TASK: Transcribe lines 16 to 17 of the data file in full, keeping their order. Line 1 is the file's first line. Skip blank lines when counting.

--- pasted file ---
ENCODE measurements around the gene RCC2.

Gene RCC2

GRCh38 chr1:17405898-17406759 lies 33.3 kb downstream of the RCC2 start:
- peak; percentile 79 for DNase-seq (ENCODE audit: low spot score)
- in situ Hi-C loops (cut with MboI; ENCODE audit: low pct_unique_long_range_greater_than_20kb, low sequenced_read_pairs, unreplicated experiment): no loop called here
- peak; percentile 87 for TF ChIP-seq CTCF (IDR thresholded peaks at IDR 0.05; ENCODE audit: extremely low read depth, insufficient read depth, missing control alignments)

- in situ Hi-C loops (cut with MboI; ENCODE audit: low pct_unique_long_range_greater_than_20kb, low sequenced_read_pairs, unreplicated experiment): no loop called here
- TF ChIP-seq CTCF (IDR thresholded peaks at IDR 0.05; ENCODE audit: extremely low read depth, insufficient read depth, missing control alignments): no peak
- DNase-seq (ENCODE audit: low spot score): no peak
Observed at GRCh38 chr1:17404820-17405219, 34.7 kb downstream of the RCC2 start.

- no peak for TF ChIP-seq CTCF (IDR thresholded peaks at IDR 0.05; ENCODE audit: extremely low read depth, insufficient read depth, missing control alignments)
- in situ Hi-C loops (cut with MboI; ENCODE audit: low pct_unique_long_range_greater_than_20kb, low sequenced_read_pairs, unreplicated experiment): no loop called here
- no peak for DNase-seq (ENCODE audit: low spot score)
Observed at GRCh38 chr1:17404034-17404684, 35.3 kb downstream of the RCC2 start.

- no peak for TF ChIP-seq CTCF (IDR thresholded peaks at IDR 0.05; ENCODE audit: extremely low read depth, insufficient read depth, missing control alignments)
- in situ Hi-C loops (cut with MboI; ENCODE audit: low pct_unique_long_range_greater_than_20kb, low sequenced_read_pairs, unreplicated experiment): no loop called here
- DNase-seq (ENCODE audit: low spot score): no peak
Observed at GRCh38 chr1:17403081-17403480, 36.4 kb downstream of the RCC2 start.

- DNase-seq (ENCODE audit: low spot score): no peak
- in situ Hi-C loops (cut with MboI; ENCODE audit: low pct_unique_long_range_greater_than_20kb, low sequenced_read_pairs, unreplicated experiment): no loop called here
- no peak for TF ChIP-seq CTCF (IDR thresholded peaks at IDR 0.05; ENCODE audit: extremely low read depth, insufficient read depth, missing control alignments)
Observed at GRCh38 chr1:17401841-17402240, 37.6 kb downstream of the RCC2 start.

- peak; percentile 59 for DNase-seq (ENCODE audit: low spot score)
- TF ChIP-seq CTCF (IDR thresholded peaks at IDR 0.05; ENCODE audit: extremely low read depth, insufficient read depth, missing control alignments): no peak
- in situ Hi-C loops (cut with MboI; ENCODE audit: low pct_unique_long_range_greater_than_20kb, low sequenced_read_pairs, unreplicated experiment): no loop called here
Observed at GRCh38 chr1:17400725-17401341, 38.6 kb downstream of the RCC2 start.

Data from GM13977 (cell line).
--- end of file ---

- in situ Hi-C loops (cut with MboI; ENCODE audit: low pct_unique_long_range_greater_than_20kb, low sequenced_read_pairs, unreplicated experiment): no loop called here
- DNase-seq (ENCODE audit: low spot score): no peak